The PCI Security Standards Council announced it will publish a new version of the PCI Data Security Standard sometime in either March or April, and PCI DSS 3.2 will be the only release for the year.
The aim, according to the council, is to release early and include long sunrise dates in order to allow organizations more time to deal with changes related to the EMV (Europay, MasterCard and Visa) chip rollout. In a blog post about PCI DSS 3.2, Troy Leach, CTO of the PCI Security Standards Council, said the decision was made to move to a single release earlier in the year for a number of reasons.
“First, we must address the revised migration dates away from SSL and early TLS [Transport Layer Security],” Leach said. “Second, the industry recognizes PCI DSS as a mature standard now, which doesn’t require as significant updates as we have seen in the past. Moving forward, you can likely expect incremental modifications to address the threat landscape versus wholesale updates to the standard.”
Leach said the PCI Council also recognizes an early release may help retailers dealing with the drastic changes with payment systems being transitioned to EMV chip and PIN and contactless payments in the U.S.
While there aren’t any major changes on tap for PCI DSS 3.2, there are some important modifications. According to Leach, the PCI council took into account market feedback and trending attacks found in breach forensics when deciding what changes to make.
“For 3.2, we are evaluating additional multifactor authentication for administrators within a cardholder data environment; incorporating some of the designated entities supplemental validation criteria for service providers; clarifying masking criteria for primary account numbers when displayed; and including the updated migration dates for SSL and early TLS that were published in December 2015,” Leach said.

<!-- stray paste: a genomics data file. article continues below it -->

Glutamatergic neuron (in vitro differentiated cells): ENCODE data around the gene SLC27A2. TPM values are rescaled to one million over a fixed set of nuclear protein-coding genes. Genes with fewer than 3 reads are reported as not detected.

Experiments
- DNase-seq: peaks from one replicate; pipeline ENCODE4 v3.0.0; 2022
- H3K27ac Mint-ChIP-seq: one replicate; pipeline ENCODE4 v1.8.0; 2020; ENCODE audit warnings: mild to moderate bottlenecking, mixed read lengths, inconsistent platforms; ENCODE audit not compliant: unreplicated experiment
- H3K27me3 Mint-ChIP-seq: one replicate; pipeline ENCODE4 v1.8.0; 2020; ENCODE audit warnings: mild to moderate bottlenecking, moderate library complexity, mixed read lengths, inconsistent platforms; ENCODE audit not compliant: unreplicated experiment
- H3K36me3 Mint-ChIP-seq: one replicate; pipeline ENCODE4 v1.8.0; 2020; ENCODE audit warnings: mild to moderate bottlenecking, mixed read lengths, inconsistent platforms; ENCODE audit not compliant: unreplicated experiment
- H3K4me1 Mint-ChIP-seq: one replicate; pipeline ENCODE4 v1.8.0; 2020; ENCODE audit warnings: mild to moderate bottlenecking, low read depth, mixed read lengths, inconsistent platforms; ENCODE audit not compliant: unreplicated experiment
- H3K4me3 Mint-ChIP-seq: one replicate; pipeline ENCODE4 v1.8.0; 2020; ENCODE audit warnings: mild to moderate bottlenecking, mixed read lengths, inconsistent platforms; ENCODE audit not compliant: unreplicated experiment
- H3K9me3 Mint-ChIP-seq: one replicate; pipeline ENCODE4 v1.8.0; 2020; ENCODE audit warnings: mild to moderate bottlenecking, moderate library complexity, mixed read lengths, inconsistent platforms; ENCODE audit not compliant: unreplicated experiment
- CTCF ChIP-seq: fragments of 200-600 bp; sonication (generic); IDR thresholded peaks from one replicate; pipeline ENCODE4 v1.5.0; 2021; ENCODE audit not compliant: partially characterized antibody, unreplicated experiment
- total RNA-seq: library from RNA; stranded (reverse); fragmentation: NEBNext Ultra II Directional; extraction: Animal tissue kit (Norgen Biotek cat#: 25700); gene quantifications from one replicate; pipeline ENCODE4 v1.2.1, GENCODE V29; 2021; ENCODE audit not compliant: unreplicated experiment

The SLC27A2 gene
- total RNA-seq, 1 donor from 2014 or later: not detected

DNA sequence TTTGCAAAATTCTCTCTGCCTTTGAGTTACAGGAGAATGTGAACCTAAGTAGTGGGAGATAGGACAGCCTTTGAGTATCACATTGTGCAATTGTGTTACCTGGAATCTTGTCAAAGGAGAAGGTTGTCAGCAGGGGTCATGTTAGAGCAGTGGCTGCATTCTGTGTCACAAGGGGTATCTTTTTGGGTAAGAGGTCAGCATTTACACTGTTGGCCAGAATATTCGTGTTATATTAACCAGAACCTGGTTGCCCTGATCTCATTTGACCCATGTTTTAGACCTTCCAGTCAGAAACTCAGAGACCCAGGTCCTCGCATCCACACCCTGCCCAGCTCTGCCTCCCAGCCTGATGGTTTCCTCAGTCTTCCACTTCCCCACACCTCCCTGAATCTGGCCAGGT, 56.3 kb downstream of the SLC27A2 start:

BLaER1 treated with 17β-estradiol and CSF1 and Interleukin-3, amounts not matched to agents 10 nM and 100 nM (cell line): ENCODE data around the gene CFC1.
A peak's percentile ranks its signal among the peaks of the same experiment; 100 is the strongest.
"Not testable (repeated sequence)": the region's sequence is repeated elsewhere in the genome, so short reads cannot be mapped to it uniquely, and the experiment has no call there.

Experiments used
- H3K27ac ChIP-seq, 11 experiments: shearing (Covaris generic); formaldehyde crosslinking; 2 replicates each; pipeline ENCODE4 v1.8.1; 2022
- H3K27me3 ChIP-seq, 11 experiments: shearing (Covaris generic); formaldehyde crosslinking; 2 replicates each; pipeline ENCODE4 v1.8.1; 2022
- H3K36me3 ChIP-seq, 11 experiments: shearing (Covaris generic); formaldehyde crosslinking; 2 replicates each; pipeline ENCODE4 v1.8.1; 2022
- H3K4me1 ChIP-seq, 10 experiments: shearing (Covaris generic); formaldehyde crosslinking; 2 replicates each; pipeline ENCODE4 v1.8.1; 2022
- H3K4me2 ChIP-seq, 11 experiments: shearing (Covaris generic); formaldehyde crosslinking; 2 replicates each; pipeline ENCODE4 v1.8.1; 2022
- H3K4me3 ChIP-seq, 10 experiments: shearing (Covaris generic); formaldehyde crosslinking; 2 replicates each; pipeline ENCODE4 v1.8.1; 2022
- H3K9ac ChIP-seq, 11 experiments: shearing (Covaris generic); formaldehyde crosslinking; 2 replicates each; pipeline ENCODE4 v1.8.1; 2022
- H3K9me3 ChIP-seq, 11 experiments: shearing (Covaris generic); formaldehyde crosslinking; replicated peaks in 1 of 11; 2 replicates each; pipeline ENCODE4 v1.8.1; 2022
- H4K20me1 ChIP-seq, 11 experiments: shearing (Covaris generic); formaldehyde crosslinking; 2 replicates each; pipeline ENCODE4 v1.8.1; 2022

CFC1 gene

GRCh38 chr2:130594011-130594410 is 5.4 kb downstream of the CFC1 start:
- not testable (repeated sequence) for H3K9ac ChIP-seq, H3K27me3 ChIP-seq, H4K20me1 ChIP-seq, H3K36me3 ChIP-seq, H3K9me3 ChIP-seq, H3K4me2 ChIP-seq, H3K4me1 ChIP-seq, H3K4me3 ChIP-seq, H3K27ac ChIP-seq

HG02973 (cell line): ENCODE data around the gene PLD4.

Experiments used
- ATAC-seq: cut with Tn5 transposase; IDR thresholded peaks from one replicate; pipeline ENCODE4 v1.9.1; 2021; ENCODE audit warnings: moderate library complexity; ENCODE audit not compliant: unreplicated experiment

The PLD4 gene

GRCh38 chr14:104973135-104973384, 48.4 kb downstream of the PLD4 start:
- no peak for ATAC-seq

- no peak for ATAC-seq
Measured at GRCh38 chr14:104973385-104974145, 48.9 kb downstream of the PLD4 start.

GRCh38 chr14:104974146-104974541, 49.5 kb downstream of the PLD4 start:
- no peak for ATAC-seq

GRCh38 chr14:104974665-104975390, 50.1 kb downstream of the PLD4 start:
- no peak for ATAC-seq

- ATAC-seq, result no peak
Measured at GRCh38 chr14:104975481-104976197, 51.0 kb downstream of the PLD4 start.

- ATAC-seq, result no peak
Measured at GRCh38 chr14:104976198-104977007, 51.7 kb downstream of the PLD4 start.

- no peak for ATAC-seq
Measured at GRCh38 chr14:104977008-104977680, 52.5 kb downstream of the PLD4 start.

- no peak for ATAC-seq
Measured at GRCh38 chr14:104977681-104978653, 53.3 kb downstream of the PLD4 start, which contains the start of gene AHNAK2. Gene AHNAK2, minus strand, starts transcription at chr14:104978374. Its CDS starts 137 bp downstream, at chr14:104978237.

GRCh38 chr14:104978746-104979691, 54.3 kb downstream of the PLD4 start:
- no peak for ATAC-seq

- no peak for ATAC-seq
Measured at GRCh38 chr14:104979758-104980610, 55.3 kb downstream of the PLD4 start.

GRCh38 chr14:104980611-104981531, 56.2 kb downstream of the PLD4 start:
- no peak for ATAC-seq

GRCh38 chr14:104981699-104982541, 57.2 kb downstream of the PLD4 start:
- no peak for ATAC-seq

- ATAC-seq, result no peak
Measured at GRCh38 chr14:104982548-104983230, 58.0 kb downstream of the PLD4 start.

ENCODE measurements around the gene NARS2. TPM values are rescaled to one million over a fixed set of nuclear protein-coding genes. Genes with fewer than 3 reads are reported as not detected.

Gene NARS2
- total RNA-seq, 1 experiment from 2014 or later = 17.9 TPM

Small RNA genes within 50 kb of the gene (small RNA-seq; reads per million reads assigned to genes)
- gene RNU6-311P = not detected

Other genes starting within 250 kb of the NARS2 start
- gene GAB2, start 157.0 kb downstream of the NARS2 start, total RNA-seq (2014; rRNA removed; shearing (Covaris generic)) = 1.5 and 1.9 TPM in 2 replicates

Organizations should be aware that PCI DSS 3.2 will become effective immediately when it is released, and version 3.1 will be retired a short three months later. This means any PCI DSS 3.1 assessments in progress would need to be completed by either June or July, depending on when version 3.2 is published.
According to Leach, the upcoming release of PCI DSS 3.2 “is as good a time as any to re-evaluate how to minimize effort, while improving security posture.”
“It is a healthy practice for any company to regularly evaluate how it accepts payments, and whether it can reduce the risk to its customers and its organization by changing business practices for cardholder data exposure; evaluating newer payment technology, like tokenization and encryption; and confirming its third-party service providers understand the importance of the upcoming changes, as well,” Leach said.
Learn how companies are doing in regard to PCI compliance with the Verizon 2015 PCI report.
Learn how to create a PCI DSS 3.1 migration plan to TLS 1.2.